“Why not talk to everyone?” she asked. 

I shared my longtime fear of selling things and explained that I’d have an easier time making connections with people from those states.  SAVING THE GRIFFIN is on the master lists for the Kentucky Blue Grass Award and Georgia Children’s Choice Award.   SAVING THE GRIFFIN features characters from Minnesota.  DEFENDING IRENE features characters from Missouri.  I’m currently living in Michigan.

“We don’t feel like we’re selling books,” Leslie said. “We feel like we’re sharing them.” 

So I made an effort to share my book, but I still looked for  common ground.  Due to my WorldCat habit, I knew that SAVING THE GRIFFIN was in a library in Papillon, Nebraska.  This had delighted me when I saw it, because my husband had been stationed down the road at Offut Air Force Base.  So I said hello.  I spotted a librarian from Provo, Utah.  Due to my narcissistic Google habit, I knew that a librarian from there had given SAVING THE GRIFFIN an enthusiastic review.  So I reached out to her as well. 

Sigining at the Peachtree Booth (ALA 2009)

Sigining at the Peachtree Booth (ALA 2009)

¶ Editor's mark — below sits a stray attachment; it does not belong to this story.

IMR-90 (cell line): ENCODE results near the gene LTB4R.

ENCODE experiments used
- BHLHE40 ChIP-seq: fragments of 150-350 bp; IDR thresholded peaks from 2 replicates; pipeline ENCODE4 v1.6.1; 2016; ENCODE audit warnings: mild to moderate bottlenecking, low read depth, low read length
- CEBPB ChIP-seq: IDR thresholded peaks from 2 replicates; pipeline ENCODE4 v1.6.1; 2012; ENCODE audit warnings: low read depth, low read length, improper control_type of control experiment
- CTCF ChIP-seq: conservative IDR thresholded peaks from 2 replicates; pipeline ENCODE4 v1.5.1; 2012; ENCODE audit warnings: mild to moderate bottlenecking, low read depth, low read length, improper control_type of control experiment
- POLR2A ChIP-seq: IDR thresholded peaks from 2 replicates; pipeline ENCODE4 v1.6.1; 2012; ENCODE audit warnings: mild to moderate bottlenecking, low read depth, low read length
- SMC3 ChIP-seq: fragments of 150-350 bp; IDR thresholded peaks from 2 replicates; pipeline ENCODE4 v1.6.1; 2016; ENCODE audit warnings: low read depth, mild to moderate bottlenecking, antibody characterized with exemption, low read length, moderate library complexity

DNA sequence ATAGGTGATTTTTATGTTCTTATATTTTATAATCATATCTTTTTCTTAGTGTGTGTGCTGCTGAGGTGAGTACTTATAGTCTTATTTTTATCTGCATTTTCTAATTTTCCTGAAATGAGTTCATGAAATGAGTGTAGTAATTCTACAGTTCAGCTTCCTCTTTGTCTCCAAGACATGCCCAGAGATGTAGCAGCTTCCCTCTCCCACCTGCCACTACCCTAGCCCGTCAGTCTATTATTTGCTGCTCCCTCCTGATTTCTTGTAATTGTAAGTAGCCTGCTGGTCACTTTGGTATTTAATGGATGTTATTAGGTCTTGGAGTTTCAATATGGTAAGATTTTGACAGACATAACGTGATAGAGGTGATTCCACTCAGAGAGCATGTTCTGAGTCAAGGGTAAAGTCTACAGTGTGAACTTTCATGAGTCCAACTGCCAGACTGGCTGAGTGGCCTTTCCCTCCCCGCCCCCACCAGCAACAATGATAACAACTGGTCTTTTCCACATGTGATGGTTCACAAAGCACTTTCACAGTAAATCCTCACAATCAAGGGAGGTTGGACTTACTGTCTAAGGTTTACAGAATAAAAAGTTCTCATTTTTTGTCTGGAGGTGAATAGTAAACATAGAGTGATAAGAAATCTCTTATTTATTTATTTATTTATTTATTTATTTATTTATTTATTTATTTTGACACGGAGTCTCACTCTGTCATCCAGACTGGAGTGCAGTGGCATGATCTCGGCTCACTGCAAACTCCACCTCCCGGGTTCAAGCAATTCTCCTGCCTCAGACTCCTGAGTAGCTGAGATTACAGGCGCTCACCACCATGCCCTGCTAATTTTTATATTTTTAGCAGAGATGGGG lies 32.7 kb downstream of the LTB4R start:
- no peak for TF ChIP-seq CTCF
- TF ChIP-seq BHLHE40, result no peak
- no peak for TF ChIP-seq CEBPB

And occasionally, a librarian would reach out to me.  I enjoyed talking to a librarian from Tampa who really connected with THE GRIFFIN.  

So here’s a photo showing some of the great Peachtree people from our dinner that night. 

Peachtree staff, writers, and illustrator

Peachtree staff, writers, and illustrator

ALA National Conference

July 13, 2009

It was such a pleasure to spend a couple of days in Chicago at the ALA National Convention talking to people who love books.   Jeanie Franz Ransom and I kept returning to the Peachtree booth like a pair of homing pigeons.

Showing off books with Jeanie Franz Ransom

One highlight for me was getting a chance to meet the talented illustrator, Yoshiko Jaeggi, who did the cover art and thumbnail sketches for SAVING THE GRIFFIN. 


Yoshiko Jaeggi


I hope to post a few more things about ALA, but I have special company this week.  My sister is visiting from Egypt.

Letting Go For Awhile

July 9, 2009

I’ve been struggling with a new first chapter for a novel revision.  It’s been a process of arranging and rearranging words instead of adding to the plot.   But it can be really difficult to draw the reader into the world of your character especially if it’s a fantasy.  It’s important to throw out clues about the setting while appearing to follow the thoughts of your characters who really don’t care about making sure that the audience gets it.  

As a way to pretend that the beginning is set for the moment, I’m sending it off to a few readers. 

I’m might just have to imitate my friend Lynnea, who is having a personal NoWriMo (Novel writing month.)   I like seeing word counts pile up.  It might help me move forward.   I now have 42,084 words.  I don’t imagine that I’ll get much done while in Chicago this weekend for the ALA National Conference, but inspiration can strike at any time.